His love affair with Blake was, of course, at the centre of Dima’s artistic life. As well as the First Symphony, there were two operas: the full orchestral Tiriel (Freiburg, 1989); and the chamber opera Thel (Almeida Theatre, also 1989); and a ballet. And a mass of songs and chamber music and, especially lovely, the Sonata No. 6, otherwise called the "Blake Sonata" for his daughter, Alissa.

Alissa Firsova plays the first movement of the 'Blake Sonata'

But there was a great deal else besides, and Dima’s output covers the range, from massive orchestral canvases and concertos for many different instruments, through a bushel of string quartets and other chamber music, to compositions mystical, tragical and comical for all sorts of combinations. There’s some odd stuff in there too; I remember, for example, some extremely ascetic a capella chorales from early in his career, and he never could resist the chance to write for an instrument he’d never written for before, or mark the passing of the years with music celebrating births – especially of his two children – and birthdays and anniversaries and deaths. One could chart a whole narrative of Russian music over the last 50 years simply by reading through the dedications to his friends and colleagues at the top of all his different works.

And that quality of his mind and his imagination brings me to another side of him I think crucial: his role as a chronicler of Soviet and Russian (and later British) musical life. He was a prolific diarist, he and Lena creating volume after volume of detailed records of their experiences and documenting their meetings with everyone they met. Anyone lucky enough to get a chance to study Dima’s writings in the future will encounter a panoramic vision of late Soviet musical life – and post-Soviet musical life - like no other. I teased him that he was the Pimen of his time, referring to the monk-chronicler of Boris Godunov.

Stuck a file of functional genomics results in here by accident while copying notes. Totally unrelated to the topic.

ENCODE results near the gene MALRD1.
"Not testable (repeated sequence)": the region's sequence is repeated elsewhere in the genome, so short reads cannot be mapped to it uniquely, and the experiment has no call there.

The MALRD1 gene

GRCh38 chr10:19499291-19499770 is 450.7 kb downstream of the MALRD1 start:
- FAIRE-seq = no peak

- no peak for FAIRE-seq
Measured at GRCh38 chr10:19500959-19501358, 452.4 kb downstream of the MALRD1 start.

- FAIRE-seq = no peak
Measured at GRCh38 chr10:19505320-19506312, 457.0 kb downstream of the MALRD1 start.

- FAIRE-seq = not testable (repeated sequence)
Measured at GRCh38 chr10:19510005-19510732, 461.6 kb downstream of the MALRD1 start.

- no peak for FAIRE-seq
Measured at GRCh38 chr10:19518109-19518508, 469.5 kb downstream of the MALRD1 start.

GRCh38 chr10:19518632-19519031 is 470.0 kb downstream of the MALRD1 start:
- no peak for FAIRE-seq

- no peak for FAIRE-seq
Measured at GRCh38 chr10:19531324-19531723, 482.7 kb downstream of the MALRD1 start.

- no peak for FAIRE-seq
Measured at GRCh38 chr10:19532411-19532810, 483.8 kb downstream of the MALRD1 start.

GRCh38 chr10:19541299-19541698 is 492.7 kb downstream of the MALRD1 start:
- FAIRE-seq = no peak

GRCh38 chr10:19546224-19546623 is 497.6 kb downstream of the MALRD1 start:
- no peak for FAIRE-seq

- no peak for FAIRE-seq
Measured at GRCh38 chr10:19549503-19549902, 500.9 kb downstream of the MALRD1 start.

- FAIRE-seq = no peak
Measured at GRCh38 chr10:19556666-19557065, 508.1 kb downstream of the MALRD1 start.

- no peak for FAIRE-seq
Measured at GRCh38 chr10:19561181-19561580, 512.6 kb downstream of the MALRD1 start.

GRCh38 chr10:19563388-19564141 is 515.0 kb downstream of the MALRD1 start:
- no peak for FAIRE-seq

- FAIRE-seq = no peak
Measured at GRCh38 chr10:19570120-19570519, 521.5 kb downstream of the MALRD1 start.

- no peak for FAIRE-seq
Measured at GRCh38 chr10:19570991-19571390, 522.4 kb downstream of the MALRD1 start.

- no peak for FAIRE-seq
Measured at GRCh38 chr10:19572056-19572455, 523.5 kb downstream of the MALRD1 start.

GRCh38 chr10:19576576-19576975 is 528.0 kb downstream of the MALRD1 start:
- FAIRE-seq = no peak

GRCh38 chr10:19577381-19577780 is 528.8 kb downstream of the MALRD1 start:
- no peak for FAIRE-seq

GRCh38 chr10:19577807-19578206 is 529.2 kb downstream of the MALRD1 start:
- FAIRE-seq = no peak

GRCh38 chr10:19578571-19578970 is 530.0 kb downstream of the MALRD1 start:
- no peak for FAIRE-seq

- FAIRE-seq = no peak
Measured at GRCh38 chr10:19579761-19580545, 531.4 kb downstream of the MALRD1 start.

There are many fascinating aspects to this wealth of documentation he created: innumerable conversations with the likes of Gubaidulina, Denisov, Schnittke, Silvestrov, Knaifel and others, not to mention Dima’s brilliantly comic and sinister documentations of what he and his contemporaries habitually called “the Soviet absurd”. But probably what was most important to him was his and Lena’s friendship with the exiled Romanian Webern-pupil Philip Gershkovich (or Herschkowitz). Together they studied with Gershkovich and Dima wrote down in astonishing detail Gershkovich’s analyses of Bach and Beethoven (a direct link to the teachings of Webern himself), later published as A Geometer of Sound Crystals. Alissa Firsova, Dmitri Smirnov and Elena FirsovaWhen not so many months after their son Philip’s birth, Lena became pregnant again with their daughter Alissa (now a composer herself, and a pianist and conductor, pictured above with her mother and father at the Royal Festival Hall, November 2013), I remember expressing astonishment to Sofia Gubaidulina. She laughed: “Those two are very brave!” And when I reported this to Lena she smiled and said: “The thing is… Dima wants everything.” And I see that now. He wanted to write every kind of music. And meet every composer. He wanted to read every book, look at every painting. He wanted a family. He wanted to cherish Lena and her music (as people and as artists, they grew up beside one another like two vines intertwined). And he wanted to document everything. The diaries and the books, of course, but all those priceless photographs, thousands of them. And he wrote poetry and he painted pictures. He cooked and cleaned and organised. And, driven by his passion for the future of his children, he embraced the colossal upheaval of moving to Britain (I remember a painful moment in a café somewhere in London, when I was trying but failing to help him, and he looked at me and said: “I just want this country to be our country.”)